Friday, February 12, 2010

You Say Goodbye, I Say Hello

Last night was my final Annual General Meeting as CEO of Speaking Up. I am going on April 6th. But not off into the horizon. Into the Chair.

AGMs are normally stolid affairs. Rows of mostly empty plastic seats in a dusty community centre. A drone through an arcane agenda followed by cheap coffee, a digestive and let's get the hell out of here.

Not ours. The Speaking Up AGM is a proper AGM - don't get me wrong - accounts, constitutions, elections and all that. We just make it fun and celebratory. The rule of thumb is that the more boring the subject matter the more fun we try to make it. So the finance report told people how many more Mars Bars our reserves this year boughtthan last's year figure. You get the idea.

We also acknowledge achievement. Our users present the best of the work we have done alongside them. Last night, our `Promote the Vote' team told the story of how they helped hundreds of people with learning difficulties to get registered for the 2010 General Election.

My goodbye speech, as usual, didn't follow the plan I had made earlier. Following a valedictory round of applause from the audience instigated by Fred Heddell, my mischievous Chair (who knows I don't like a big fuss), I made three points.

First that I wasn't the right guy to lead anymore, that Jonathan (Senker, CEO of Advocacy Partners) was and that they should support him as much as they had supported me.

Second that we are already feeling the pain of the public sector recession and that it will get worse before it gets better.

And finally, to quote Eleanor Roosevelt, that failure, on any level, is not about being knocked down - its about not getting up. That resilience will see us through. That being on the leading edge of social change isn't an easy meal-ticket - and that we need to dig deeper than ever into our creativity to take forward our mission.

Patrick Butler, Head of Education, Health and Society at the Guardian, who was our special guest, told us the story of Kodak, who used to make the film that went in cameras. For a while they thought digital cameras were a fad. They carried on thinking this until it was nearly too late.

Then, finally, they reinvented themselves as a digital company, building on their trusted Kodak brand. But not before losing tens of thousands of jobs and almost going under.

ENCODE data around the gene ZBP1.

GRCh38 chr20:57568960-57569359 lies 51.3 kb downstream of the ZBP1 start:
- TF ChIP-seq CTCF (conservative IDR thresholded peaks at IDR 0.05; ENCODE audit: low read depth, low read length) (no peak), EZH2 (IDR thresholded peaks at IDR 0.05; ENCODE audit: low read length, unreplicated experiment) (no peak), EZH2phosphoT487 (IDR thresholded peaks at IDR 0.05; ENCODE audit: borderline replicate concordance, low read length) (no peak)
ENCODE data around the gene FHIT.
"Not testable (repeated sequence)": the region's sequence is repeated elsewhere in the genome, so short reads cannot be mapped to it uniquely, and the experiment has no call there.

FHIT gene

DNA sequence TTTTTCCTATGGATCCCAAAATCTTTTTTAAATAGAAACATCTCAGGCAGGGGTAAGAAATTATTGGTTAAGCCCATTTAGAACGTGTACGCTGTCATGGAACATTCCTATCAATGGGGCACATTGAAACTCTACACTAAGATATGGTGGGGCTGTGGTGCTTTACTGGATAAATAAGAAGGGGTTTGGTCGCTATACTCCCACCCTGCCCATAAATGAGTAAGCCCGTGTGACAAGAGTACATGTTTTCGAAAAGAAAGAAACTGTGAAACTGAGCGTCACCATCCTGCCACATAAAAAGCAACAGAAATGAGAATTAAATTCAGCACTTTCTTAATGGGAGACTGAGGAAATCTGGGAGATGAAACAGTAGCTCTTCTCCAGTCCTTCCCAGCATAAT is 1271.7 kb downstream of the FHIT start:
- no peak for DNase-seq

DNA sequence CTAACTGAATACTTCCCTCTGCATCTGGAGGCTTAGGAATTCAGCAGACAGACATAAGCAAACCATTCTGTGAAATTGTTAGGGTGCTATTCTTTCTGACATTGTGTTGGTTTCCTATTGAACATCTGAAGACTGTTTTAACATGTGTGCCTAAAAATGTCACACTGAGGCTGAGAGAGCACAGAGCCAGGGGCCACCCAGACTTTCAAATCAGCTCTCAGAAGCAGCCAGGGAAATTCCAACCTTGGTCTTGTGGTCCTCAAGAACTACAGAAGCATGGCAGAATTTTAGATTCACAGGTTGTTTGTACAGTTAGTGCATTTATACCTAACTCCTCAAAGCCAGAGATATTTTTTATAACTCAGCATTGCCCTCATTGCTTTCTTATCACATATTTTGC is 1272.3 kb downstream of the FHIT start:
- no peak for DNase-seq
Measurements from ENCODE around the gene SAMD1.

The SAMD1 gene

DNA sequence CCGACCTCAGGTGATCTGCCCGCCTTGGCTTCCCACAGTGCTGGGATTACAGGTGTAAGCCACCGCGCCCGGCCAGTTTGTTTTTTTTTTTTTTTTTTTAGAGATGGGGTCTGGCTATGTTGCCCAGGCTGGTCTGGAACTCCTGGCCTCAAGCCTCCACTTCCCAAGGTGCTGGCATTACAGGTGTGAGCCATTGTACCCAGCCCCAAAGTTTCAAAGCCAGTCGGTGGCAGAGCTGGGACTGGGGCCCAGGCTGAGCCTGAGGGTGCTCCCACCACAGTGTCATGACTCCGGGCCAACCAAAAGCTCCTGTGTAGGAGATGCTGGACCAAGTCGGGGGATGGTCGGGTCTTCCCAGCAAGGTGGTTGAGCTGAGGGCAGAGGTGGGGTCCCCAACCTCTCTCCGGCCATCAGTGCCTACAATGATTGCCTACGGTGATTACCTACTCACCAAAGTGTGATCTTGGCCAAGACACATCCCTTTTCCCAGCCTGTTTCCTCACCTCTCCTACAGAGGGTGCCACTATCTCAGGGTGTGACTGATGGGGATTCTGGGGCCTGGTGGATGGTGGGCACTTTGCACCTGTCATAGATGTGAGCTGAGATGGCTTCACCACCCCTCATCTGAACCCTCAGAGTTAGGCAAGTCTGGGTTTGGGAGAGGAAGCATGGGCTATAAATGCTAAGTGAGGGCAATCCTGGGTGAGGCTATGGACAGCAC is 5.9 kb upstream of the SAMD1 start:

The lesson is that it is important to change ahead of the curve if you can. Patrick's view, and I think I agree, is that the public sector, indeed all of the social sector, is about to have its Kodak moment.

Those best placed to survive, he predicts, will be the innovative, the passionate, the connected and the forward-thinking. Generously, he included Advocacy Partners Speaking Up in that category.

I hope he is right. For we face some big challenges. We are in a sector - advocacy services - which is maturing. The big growth has gone. We are seeing the commodification of the sector as a uniform product that is seen by customers as the same whoever sells it - like oil or potatoes. There is evidence of a race to the bottom now in price in which new players, unencumbered by any historic pattern of delivery, are coming along with models of delivery which, while probably not better ,are certainly a lot cheaper.

Do we join this race with all the risks that involves? Or do take another kind of risk - and move away from this business over time, leaving them to it, and develop our mission into new as yet unexploited space, so that our organisation looks very different to what it does now in five years time?

All these are the big strategic challenges that I, as Chairman of Trustees, will be asking our CEO to work through with all of our people with over the coming months following merger.

While we don't have to make a one-off decision to jump one way or another, we have to decide, within a year at the most, what the most effective way to realise our mission actually is in the 2010s. An exciting task - but a daunting one. Because the risks, either way, are high and unknown.

Afterwards, one of our business supporters said, `This is your 2007 - see it like that and you'll find it a lot easier'. Time to both dig in and imagine our way out.


Rob Fountain said...

Wow... what a big moment. Big for SU, big for Advocacy Partners, big for you.

The merger is yet another Madonna like re-invention for the organisation you've driven forward at often frightening pace.

The real 'big' though is you steering SU to this point and then moving on. Stepping back now (albeit only into the semi-shade of the board) reflects your character and what you have achieved.

It's a bold move, but is only possible because of the progress you've made through being courageous.

It's a brave move, but then you never sat still for a long in the the seeming security you achieved by laying such firm foundations for SU.

It's an evolution for you and I guess that just proves that you practice what you preach.

There - enough smoke up your ass?? Enjoy what's next (and if nothing else - buy the Yeah Yeah Yeahs album - it's ace!)

Craig Dearden-Phillips said...

Thanks Rob Fountain for that. Not sure I have left at a time of enormous security (two years ago perhaps, not now) but yes there are foundations and a platform. Big question for us now is what we focus on MOST. Hope all is well with you, the job and the family. Will check out the Yeh Yeh Yehs too. Love, C